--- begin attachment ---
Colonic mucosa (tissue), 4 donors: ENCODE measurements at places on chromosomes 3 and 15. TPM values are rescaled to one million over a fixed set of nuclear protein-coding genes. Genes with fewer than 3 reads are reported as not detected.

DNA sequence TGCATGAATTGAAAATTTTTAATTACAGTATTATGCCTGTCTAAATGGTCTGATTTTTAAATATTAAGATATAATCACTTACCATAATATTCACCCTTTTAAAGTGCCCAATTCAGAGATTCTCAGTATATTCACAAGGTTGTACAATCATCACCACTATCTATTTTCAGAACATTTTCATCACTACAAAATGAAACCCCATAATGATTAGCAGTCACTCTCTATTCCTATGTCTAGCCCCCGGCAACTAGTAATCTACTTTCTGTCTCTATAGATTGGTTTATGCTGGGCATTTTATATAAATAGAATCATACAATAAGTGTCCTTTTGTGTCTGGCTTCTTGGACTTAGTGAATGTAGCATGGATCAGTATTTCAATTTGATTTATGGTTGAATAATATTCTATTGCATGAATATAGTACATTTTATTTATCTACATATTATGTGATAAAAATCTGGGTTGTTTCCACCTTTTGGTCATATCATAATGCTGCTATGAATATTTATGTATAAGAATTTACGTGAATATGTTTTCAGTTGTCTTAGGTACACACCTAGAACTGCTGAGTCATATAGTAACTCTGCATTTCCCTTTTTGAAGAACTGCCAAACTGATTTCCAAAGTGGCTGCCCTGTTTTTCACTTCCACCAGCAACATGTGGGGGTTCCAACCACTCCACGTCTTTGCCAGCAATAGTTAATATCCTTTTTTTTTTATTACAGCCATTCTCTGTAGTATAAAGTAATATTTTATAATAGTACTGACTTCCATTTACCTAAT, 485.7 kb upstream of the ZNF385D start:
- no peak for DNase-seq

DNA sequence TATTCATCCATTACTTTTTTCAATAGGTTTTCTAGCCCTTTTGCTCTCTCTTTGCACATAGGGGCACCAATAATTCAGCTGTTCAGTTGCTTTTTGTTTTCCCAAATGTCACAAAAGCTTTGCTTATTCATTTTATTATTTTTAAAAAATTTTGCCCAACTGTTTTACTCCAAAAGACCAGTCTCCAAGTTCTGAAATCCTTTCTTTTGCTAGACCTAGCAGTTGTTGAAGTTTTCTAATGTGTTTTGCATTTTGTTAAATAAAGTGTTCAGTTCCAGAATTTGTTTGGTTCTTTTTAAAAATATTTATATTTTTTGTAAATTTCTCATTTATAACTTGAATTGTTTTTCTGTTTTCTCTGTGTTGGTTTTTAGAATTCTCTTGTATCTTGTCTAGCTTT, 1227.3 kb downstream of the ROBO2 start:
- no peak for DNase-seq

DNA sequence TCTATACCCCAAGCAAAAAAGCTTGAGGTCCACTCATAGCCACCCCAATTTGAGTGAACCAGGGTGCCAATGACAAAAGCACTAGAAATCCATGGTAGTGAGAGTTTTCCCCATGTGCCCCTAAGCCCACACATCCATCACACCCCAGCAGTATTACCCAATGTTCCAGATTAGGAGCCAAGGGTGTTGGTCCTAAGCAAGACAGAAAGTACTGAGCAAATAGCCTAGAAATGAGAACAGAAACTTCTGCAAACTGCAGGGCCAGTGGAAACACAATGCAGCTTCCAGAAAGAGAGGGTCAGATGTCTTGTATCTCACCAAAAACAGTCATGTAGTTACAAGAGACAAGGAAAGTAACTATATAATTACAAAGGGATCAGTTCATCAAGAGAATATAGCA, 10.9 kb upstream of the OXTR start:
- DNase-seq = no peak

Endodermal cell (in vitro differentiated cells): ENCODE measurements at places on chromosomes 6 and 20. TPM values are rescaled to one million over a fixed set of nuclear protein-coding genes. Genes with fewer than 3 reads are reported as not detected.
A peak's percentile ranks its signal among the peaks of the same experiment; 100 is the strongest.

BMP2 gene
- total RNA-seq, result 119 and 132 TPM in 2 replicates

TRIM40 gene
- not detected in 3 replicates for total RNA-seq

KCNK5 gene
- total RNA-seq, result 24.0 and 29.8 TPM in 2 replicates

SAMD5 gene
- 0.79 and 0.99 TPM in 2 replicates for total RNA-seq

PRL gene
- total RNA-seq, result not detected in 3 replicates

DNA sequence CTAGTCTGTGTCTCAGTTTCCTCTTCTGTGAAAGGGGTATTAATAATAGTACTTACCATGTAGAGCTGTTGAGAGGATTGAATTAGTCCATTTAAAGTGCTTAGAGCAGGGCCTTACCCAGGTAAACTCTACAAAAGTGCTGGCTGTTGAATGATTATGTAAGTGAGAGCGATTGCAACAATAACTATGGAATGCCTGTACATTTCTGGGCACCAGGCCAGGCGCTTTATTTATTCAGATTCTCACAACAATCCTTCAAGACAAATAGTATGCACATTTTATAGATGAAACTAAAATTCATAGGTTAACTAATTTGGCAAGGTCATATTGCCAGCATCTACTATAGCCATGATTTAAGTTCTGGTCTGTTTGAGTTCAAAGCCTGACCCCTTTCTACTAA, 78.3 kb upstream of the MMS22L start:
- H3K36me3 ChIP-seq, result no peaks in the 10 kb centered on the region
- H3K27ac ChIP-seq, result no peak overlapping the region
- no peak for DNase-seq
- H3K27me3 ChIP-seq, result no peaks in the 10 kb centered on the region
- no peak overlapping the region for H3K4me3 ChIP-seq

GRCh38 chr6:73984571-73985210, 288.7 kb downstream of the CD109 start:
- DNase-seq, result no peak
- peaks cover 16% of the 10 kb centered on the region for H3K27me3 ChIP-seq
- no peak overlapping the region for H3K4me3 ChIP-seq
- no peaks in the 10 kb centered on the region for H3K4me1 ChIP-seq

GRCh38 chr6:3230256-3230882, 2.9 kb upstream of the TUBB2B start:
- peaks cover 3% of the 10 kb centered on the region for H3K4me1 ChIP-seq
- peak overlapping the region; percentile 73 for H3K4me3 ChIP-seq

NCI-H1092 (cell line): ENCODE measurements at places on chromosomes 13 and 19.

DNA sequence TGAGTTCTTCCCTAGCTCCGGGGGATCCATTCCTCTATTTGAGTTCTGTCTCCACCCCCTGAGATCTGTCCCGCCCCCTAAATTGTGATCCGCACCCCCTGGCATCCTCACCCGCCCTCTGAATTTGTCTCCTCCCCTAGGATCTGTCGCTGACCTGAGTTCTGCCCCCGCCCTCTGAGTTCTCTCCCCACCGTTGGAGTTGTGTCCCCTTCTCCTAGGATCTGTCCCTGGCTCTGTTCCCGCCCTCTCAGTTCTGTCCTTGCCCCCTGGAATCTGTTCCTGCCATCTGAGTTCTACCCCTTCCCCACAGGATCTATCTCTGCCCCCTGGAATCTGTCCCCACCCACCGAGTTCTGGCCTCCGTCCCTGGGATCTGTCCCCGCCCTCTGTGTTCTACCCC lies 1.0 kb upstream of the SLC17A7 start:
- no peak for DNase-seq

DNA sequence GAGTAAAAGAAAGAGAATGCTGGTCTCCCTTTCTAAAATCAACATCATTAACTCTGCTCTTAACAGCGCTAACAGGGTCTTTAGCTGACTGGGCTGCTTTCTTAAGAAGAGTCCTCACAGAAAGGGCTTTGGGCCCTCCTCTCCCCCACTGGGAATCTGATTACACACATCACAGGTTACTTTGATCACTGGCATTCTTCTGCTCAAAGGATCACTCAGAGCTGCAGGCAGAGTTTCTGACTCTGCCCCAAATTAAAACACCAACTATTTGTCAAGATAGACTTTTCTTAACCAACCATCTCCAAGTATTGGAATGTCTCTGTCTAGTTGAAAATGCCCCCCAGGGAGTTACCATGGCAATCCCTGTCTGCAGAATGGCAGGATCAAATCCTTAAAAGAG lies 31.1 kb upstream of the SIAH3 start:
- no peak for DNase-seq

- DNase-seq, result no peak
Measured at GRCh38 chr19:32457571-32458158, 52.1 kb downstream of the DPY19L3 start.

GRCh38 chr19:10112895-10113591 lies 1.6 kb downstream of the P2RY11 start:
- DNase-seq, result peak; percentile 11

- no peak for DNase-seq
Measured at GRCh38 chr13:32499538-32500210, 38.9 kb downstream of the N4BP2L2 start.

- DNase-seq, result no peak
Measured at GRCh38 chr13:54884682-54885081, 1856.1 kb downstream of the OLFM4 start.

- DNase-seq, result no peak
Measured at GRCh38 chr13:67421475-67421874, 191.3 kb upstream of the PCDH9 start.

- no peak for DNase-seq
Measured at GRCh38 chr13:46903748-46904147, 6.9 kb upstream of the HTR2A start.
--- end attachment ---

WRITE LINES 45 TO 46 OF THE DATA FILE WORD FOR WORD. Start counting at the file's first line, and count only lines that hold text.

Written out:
- DNase-seq, result no peak
Measured at GRCh38 chr13:54884682-54885081, 1856.1 kb downstream of the OLFM4 start.